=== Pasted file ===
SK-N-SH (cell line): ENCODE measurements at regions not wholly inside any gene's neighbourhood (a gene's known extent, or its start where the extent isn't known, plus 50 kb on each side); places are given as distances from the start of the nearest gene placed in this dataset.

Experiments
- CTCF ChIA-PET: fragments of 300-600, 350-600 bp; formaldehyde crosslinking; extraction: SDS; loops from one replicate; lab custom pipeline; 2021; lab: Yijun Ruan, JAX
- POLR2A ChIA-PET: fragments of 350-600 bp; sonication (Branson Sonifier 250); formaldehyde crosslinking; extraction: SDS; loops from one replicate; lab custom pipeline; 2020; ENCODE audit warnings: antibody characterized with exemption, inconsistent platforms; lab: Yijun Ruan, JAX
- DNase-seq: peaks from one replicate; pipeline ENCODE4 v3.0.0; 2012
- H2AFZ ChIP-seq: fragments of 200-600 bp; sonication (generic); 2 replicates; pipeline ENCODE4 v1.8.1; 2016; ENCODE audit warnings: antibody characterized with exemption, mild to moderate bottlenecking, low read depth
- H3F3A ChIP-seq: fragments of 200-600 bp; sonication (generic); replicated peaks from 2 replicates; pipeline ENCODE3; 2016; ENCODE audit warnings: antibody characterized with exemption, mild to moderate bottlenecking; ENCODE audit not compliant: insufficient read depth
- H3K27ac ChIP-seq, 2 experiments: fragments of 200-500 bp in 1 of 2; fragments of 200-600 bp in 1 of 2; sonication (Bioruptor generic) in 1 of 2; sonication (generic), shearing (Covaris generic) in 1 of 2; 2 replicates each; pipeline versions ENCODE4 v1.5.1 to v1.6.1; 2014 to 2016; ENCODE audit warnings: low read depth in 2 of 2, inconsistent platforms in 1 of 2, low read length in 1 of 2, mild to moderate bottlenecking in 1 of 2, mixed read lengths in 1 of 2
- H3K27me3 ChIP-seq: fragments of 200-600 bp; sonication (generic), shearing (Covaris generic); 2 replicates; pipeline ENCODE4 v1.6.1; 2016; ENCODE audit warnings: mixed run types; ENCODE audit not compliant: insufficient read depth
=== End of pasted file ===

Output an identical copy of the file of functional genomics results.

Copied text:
SK-N-SH (cell line): ENCODE measurements at regions not wholly inside any gene's neighbourhood (a gene's known extent, or its start where the extent isn't known, plus 50 kb on each side); places are given as distances from the start of the nearest gene placed in this dataset.

Experiments
- CTCF ChIA-PET: fragments of 300-600, 350-600 bp; formaldehyde crosslinking; extraction: SDS; loops from one replicate; lab custom pipeline; 2021; lab: Yijun Ruan, JAX
- POLR2A ChIA-PET: fragments of 350-600 bp; sonication (Branson Sonifier 250); formaldehyde crosslinking; extraction: SDS; loops from one replicate; lab custom pipeline; 2020; ENCODE audit warnings: antibody characterized with exemption, inconsistent platforms; lab: Yijun Ruan, JAX
- DNase-seq: peaks from one replicate; pipeline ENCODE4 v3.0.0; 2012
- H2AFZ ChIP-seq: fragments of 200-600 bp; sonication (generic); 2 replicates; pipeline ENCODE4 v1.8.1; 2016; ENCODE audit warnings: antibody characterized with exemption, mild to moderate bottlenecking, low read depth
- H3F3A ChIP-seq: fragments of 200-600 bp; sonication (generic); replicated peaks from 2 replicates; pipeline ENCODE3; 2016; ENCODE audit warnings: antibody characterized with exemption, mild to moderate bottlenecking; ENCODE audit not compliant: insufficient read depth
- H3K27ac ChIP-seq, 2 experiments: fragments of 200-500 bp in 1 of 2; fragments of 200-600 bp in 1 of 2; sonication (Bioruptor generic) in 1 of 2; sonication (generic), shearing (Covaris generic) in 1 of 2; 2 replicates each; pipeline versions ENCODE4 v1.5.1 to v1.6.1; 2014 to 2016; ENCODE audit warnings: low read depth in 2 of 2, inconsistent platforms in 1 of 2, low read length in 1 of 2, mild to moderate bottlenecking in 1 of 2, mixed read lengths in 1 of 2
- H3K27me3 ChIP-seq: fragments of 200-600 bp; sonication (generic), shearing (Covaris generic); 2 replicates; pipeline ENCODE4 v1.6.1; 2016; ENCODE audit warnings: mixed run types; ENCODE audit not compliant: insufficient read depth